Bob Graham's much-scoffed-at little notebooks are more reliable than the CIA's records

Over at the Quantified Self blog, Gary Wolf wrote a fascinating post about ex-Senator Bob Graham's 30-year-plus-habit of writing every aspect of his day-to-day life in little spiral notebooks. The press likes to make fun of his obsessive note taking (he's filled almost 4,000 to date), but it comes in handy:
The CIA claimed that Pelosi had been briefed in detail about the torture, and didn't make any objection until long afterward. Therefore, if there is to be any kind of sanction for torture, it should hit the top Democrat who approved it as well as members of the Republican administration who ordered it. Pelosi, though, denies having been briefed about the torture.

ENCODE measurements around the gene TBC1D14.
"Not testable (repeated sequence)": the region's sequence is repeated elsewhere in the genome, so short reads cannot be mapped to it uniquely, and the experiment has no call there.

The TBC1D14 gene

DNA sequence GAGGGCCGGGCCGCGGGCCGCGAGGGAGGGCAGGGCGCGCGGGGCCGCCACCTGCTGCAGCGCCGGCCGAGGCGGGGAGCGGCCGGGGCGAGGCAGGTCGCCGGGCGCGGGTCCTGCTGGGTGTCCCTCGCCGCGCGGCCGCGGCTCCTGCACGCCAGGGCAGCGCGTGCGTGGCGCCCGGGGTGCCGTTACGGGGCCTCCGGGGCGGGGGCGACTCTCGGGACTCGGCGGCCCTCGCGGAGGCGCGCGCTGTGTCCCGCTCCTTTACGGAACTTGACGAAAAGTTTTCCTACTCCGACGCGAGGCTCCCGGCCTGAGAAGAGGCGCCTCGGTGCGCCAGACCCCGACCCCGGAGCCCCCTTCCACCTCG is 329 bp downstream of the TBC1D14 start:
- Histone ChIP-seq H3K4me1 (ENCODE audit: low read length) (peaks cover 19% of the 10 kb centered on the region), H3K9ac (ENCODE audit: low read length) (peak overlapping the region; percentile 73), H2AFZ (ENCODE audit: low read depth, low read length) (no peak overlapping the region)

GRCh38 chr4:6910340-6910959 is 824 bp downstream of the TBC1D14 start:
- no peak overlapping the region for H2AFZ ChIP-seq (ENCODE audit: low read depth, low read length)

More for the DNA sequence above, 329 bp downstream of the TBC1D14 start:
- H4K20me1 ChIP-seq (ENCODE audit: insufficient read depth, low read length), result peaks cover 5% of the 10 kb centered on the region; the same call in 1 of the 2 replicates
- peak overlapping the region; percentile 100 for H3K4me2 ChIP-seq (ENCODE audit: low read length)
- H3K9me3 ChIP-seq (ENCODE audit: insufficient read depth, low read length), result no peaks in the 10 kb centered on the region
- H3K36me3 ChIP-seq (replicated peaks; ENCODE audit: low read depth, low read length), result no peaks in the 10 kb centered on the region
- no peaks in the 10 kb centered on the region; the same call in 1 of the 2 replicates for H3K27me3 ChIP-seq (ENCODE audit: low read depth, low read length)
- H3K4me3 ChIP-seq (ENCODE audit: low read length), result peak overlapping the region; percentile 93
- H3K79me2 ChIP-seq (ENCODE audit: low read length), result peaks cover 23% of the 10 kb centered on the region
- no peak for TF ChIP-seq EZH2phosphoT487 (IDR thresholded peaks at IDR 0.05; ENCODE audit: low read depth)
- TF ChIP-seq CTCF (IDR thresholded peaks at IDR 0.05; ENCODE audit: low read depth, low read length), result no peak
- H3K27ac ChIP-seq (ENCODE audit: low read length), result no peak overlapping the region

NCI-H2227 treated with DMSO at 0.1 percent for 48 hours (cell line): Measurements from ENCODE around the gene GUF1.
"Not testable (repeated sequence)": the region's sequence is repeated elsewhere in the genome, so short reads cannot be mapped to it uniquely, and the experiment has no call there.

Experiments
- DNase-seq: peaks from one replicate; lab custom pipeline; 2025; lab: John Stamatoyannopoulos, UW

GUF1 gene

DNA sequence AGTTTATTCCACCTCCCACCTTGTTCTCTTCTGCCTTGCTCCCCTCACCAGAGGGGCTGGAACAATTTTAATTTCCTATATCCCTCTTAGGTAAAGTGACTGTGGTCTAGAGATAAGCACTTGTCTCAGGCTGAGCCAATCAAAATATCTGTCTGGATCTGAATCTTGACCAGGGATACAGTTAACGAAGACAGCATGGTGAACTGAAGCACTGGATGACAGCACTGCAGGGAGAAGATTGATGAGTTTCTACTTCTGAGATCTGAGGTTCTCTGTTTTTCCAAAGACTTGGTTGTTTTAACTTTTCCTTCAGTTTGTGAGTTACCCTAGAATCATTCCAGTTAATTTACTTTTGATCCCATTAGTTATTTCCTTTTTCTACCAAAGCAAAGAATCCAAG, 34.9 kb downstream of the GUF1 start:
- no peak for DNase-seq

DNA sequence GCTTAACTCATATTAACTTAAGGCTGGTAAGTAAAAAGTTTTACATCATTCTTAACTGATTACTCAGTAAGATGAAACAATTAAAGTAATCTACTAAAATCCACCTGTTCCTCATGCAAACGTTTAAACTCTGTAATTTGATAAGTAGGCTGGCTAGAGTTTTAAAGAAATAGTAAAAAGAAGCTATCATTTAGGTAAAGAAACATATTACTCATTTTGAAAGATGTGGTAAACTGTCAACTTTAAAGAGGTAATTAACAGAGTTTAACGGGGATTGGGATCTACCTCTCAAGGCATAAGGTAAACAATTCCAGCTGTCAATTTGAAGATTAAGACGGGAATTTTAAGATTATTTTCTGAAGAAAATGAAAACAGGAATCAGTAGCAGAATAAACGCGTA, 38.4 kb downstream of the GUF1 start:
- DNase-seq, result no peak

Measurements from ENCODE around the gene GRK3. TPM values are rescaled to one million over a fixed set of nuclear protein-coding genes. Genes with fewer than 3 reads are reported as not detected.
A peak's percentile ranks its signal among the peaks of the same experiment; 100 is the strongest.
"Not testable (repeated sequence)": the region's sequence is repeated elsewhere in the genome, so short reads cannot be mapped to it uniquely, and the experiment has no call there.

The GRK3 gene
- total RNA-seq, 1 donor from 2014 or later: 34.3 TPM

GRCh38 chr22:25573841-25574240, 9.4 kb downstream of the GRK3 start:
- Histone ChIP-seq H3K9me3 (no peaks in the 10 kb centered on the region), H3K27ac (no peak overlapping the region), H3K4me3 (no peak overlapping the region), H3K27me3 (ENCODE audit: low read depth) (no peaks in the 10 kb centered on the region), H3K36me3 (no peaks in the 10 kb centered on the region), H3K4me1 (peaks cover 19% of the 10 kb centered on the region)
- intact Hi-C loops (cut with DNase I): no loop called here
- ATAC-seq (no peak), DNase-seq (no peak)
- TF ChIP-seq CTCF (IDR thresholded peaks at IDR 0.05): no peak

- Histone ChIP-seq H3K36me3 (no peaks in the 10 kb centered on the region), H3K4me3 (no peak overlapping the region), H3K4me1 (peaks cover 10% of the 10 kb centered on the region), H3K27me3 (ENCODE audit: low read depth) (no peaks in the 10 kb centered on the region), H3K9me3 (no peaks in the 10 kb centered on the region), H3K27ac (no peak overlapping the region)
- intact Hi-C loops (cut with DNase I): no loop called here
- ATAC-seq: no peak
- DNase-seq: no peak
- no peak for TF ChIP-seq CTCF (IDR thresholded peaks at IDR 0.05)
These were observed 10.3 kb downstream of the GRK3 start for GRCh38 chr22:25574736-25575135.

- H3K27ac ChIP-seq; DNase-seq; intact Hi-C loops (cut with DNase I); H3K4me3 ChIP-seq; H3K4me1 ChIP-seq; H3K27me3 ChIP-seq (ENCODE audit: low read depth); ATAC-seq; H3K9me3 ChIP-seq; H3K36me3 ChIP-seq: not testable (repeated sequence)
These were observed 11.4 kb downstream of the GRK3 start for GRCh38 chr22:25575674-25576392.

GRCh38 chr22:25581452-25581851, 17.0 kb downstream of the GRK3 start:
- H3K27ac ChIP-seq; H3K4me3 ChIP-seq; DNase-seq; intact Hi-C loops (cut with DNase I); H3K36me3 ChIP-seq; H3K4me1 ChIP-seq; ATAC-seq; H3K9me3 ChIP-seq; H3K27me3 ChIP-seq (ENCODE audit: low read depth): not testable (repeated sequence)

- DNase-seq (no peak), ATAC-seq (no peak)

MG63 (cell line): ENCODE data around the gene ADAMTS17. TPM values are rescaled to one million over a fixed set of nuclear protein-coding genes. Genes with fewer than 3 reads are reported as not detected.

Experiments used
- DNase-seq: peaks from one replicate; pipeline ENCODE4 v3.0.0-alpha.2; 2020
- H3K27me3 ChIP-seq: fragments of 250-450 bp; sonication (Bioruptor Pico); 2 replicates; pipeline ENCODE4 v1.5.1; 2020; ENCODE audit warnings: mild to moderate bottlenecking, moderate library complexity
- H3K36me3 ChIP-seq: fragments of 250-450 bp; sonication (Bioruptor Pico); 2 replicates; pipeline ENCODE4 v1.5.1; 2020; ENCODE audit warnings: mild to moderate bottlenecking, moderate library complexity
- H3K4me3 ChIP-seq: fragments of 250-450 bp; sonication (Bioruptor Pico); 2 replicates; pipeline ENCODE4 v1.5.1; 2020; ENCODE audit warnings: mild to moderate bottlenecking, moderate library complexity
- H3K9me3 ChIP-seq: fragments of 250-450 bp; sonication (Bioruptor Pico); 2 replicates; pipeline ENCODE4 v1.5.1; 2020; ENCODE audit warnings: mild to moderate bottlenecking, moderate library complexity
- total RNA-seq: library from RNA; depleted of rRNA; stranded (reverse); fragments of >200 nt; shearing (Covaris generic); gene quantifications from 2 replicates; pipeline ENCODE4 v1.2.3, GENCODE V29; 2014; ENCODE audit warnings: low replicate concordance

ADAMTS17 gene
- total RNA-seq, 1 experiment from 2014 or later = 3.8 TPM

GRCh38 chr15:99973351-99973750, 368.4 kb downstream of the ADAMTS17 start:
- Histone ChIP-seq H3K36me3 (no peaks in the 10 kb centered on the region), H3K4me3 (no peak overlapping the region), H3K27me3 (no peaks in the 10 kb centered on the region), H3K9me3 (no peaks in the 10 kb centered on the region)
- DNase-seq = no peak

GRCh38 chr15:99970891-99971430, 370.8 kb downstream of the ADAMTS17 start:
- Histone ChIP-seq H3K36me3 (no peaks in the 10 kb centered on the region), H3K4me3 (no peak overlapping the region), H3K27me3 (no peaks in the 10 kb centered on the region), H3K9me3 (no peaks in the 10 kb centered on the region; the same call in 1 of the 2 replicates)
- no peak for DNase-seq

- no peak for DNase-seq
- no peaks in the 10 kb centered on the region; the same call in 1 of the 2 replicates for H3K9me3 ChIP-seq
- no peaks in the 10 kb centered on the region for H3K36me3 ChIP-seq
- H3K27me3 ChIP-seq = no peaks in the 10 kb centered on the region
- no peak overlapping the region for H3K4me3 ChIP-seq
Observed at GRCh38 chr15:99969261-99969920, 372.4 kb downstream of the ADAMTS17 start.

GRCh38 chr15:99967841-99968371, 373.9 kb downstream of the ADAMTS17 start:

Well, it turns out that Bob Graham was also supposed to have been briefed on these topics, and the CIA forwarded to him the dates of the meetings he supposedly attended. But the CIA records were inaccurate, according to his own personal records. Such was the respect for Graham's notebooks, that this line of attack was closed within 48 hours.

This is interesting for several reasons. First, it's worth noting that one man's spiral bound notebooks were able to accumulate enough credibility to defeat the records of an organization whose very reason for existence is to collect information, communicate it to trusted members of government, and keep records of these communications. Anybody who has been following some of the controversy about patient records can add this strange example to their list of favorite anecdotes. Personal data, kept by a dedicated and interested party, even using yesterday's technology, will trump large scale collection systems managed by bureaucrats.

For some reason, it comforts me to think of the CIA as a bunch of bumblers.

Politican as self-tracker - Bob Graham's notebooks